A matter of principles
Soon after Lehman Brothers' 2008 bankruptcy, Fed Chairman Ben Bernanke reportedly proclaimed that "there are no atheists in foxholes and no ideologues in financial crises."
Mr. Bernanke likely meant that, in a financial crisis, policymakers shouldn't be wedded to their pre-crisis understanding of what does and doesn't constitute sound economic policy. They should instead react to events as these unfold.
No one objects to policies changing to reflect an improved understanding of the economy. A financial crisis, however, is the worst situation for improving our understanding of the economy. And government officials are the last people to look to for such enlightenment. Panic, puzzlement and political pressures are all super-intense. The only reliable guides through this confusion are principles.
It's not as if we economists have no well-developed theories for understanding economic crises. We do. We also have principled policy recommendations based on these theories.
But in this crisis, Bernanke, panicking, tossed aside his principles.
I use the word "principles" here loosely. True principles aren't abandoned in a storm. The fact that Bernanke and many other government officials so readily pitched aside their alleged principles testifies to the fact that these officials simply aren't very principled.
Prior to 2008, Bernanke's economics was much closer to the free-market school of Milton Friedman than to the faith-in-government creed of John Maynard Keynes. Backed by sound logic and plenty of facts, the Friedman school teaches that markets are not naturally prone to huge downturns; such downturns typically result from unwise government meddling.
And so the cure for such crises is to stop the unwise government meddling. Sure, central bankers must take certain steps during each crisis to ensure that it doesn't get out of hand. These special steps, though, all turn upon ensuring that the money supply doesn't collapse. That's it. Nothing more.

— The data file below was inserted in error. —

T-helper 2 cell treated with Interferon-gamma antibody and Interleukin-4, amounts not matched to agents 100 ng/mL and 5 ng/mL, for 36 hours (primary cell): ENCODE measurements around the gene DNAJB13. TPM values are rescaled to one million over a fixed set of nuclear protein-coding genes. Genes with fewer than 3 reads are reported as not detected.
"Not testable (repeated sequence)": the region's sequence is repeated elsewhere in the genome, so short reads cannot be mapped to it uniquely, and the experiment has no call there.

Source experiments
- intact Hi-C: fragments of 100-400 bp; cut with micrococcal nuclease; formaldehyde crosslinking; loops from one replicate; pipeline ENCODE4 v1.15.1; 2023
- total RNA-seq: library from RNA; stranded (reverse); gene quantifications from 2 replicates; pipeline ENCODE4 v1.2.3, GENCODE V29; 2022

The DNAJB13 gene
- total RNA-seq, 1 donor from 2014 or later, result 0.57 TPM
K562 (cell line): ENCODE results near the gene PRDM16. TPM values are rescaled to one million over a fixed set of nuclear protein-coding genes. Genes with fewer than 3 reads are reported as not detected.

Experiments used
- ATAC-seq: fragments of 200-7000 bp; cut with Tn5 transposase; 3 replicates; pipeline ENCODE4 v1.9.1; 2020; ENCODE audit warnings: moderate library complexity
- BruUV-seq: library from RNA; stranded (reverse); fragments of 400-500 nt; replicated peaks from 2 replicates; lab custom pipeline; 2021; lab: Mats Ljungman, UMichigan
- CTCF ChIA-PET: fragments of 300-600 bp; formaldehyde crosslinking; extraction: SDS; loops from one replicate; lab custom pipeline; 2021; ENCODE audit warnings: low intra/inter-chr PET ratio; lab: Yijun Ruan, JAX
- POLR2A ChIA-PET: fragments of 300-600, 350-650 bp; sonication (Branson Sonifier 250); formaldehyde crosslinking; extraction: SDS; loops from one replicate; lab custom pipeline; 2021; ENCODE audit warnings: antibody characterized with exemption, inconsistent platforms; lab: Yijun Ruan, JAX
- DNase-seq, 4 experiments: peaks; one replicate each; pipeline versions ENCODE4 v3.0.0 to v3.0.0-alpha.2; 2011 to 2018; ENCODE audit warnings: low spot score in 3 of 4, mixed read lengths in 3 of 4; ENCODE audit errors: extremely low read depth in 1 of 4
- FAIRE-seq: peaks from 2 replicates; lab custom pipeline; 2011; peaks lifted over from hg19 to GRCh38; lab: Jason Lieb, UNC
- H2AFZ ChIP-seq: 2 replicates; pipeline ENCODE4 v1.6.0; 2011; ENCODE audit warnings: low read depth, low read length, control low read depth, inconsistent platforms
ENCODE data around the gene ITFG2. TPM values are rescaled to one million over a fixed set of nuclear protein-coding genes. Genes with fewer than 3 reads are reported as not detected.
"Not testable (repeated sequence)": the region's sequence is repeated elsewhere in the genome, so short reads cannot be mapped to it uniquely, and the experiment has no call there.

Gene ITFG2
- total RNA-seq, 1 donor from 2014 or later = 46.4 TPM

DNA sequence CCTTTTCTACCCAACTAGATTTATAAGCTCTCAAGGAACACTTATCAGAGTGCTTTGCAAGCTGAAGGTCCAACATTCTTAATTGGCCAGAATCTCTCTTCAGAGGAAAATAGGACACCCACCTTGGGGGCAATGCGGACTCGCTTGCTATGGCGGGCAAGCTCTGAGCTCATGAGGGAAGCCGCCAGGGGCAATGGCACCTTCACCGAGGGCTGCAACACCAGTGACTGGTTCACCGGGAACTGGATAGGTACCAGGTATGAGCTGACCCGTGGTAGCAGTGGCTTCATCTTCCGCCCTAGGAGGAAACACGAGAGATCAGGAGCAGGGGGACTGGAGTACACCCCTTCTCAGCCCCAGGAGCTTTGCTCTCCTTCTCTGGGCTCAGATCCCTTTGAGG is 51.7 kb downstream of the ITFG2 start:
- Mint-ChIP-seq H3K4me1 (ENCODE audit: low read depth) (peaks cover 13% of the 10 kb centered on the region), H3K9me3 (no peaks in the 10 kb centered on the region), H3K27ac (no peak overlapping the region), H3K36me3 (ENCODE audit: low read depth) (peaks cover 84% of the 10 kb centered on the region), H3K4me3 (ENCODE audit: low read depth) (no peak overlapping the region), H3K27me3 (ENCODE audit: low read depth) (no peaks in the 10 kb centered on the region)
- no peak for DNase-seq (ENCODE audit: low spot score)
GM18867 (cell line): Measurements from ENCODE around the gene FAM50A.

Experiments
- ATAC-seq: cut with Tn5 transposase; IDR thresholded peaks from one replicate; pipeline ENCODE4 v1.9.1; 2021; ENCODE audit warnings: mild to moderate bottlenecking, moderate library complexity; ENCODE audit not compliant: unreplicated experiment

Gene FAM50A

Bernanke, though, went way beyond this prudent step. Blinded by panic (or eager to please the White House and Congress), Bernanke ignored what Carnegie Mellon economist Allan Meltzer calls "the powerful regenerative forces of the market."
Meltzer -- a pre-eminent scholar of monetary policy and the Fed -- understands that government meddling often causes unusually large numbers of people to make unusually bad investments. Although seemingly sensible when made, these investments are doomed because the information that guided these investments was distorted by unwise government meddling in the economy.
There's no way to get the economy back on the right track except to liquidate these lousy investments and allow the market to rediscover better, more sustainable ones.
And it's at this stage that sound principles are especially important.
Liquidating bad investments is painful. Real people suffer real financial losses. These people naturally wish to avoid these losses if they can. And politicians are eager to help them do so because that makes politicians appear to be powerful and good -- and worthy of re-election.
So politicians borrow and print money madly. Today's taxes don't rise and government spends the money, hoping to bolster the falling values of these bad investments.
For a time, this unprincipled policy might succeed -- but this "success" is only brief and illusory. Bad investments aren't turned into good investments simply because government "injects" new "demand" into the economy.
Had a principled economist been chairman of today's Fed, that person's principles would have led him or her to focus on the long-run health of the economy. He or she would therefore have argued against the massive "stimulus" package, knowing that the market economy would rejuvenate itself.
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